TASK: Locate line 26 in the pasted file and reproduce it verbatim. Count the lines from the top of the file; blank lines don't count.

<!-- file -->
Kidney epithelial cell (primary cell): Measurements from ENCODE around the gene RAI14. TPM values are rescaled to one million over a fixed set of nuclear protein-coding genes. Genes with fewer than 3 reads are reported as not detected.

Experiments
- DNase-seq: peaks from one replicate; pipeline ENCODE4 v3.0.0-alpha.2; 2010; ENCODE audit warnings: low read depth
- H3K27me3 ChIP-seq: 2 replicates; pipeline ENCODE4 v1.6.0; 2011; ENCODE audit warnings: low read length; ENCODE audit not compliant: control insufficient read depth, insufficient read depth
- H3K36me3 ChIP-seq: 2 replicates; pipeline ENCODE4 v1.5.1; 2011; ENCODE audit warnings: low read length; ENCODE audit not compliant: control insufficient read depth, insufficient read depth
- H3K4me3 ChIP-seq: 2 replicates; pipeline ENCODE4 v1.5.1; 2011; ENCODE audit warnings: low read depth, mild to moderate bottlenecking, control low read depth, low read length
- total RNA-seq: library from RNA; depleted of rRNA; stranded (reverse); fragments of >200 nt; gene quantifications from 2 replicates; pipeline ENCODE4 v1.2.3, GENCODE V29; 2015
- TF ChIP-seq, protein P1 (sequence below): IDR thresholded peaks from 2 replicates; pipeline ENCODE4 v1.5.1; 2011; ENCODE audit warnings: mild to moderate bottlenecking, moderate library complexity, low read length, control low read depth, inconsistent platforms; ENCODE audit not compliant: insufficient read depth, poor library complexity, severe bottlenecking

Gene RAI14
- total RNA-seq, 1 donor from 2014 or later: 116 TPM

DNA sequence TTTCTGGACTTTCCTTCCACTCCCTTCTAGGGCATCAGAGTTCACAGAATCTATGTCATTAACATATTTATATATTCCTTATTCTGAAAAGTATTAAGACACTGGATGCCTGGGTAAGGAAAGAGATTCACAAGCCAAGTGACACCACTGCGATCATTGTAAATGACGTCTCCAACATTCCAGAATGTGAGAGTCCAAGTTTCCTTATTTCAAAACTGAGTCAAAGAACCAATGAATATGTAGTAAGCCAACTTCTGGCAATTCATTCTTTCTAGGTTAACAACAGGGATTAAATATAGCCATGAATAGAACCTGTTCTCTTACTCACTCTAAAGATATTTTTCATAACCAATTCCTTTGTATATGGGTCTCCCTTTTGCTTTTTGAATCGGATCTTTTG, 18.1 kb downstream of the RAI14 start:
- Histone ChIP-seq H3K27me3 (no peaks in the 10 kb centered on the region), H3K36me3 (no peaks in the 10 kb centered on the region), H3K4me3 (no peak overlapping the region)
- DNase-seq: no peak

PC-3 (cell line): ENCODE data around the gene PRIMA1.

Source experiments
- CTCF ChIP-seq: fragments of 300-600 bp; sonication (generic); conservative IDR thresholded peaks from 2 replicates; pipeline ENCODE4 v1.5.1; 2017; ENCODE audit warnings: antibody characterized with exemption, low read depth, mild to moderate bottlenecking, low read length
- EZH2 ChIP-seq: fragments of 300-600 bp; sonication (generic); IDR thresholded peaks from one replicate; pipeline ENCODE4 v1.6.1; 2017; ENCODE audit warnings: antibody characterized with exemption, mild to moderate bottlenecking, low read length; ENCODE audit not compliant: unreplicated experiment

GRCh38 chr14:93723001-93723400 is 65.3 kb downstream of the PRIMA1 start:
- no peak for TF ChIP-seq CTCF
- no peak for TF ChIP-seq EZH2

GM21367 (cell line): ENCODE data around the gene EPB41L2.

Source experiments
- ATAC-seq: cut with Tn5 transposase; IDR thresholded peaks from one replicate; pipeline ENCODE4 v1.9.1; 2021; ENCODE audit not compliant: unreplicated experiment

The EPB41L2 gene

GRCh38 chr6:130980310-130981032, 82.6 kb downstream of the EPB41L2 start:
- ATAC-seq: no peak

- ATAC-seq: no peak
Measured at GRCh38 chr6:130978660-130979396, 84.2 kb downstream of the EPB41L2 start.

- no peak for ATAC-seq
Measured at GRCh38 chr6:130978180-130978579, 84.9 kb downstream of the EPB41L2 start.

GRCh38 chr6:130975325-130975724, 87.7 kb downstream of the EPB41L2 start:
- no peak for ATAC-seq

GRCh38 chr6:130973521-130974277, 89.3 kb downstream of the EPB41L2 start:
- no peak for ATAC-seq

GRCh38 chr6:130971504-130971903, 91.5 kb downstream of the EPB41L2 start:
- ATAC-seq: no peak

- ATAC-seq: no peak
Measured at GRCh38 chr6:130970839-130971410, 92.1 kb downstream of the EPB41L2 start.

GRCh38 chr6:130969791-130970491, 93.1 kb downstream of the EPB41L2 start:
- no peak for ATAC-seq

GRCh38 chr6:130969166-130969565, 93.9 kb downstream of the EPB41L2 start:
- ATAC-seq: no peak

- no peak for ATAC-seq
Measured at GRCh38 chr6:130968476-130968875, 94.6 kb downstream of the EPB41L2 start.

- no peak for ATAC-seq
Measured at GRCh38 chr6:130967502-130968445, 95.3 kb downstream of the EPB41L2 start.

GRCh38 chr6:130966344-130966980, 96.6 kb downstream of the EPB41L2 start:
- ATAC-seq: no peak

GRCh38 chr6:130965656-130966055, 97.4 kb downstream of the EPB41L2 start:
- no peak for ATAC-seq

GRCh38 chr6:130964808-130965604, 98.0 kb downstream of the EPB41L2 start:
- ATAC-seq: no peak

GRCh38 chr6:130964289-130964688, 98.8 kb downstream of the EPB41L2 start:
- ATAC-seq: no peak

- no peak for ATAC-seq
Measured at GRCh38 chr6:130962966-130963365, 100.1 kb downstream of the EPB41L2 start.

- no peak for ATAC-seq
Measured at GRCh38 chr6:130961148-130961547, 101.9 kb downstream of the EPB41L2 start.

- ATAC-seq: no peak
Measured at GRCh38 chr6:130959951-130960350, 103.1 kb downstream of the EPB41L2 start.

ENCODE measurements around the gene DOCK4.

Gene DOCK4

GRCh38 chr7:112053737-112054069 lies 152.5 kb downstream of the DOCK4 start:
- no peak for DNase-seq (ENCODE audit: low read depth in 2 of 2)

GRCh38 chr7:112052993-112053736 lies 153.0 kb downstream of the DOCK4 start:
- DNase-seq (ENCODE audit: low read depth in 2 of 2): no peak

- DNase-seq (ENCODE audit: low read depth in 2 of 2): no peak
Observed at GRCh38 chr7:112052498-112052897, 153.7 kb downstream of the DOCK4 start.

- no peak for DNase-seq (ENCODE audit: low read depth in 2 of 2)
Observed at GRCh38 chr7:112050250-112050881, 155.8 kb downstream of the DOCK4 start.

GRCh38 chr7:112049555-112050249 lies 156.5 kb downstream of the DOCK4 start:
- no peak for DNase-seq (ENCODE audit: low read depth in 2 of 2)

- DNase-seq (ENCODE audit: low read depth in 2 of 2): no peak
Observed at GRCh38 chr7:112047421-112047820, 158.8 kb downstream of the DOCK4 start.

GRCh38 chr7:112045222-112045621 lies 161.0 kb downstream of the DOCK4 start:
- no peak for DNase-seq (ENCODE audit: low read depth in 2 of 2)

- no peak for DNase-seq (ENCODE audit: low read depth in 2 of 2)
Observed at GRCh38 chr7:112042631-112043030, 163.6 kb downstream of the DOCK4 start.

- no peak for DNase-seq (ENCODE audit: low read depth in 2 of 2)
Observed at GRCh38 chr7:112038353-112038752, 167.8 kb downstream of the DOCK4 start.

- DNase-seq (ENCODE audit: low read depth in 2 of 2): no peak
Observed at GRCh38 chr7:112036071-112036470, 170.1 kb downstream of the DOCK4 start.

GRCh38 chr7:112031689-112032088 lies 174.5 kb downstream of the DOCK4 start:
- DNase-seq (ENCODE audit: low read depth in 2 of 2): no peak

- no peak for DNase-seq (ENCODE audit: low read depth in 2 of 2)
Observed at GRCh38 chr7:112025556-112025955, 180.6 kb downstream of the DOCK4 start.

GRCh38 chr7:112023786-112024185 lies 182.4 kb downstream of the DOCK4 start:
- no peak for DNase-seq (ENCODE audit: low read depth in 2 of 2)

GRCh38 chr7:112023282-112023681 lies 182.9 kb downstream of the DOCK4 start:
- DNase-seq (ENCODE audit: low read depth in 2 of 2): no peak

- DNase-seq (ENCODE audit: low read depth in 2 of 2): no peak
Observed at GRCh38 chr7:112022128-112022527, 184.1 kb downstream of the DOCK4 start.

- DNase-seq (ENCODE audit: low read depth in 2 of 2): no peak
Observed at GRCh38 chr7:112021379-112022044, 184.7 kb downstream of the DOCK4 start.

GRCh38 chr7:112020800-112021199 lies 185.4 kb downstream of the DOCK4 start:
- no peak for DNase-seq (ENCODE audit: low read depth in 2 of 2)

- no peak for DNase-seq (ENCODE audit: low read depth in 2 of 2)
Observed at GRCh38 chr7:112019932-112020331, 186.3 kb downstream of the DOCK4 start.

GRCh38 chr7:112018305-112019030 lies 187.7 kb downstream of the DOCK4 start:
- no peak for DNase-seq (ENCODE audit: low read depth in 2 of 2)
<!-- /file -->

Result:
- ATAC-seq: no peak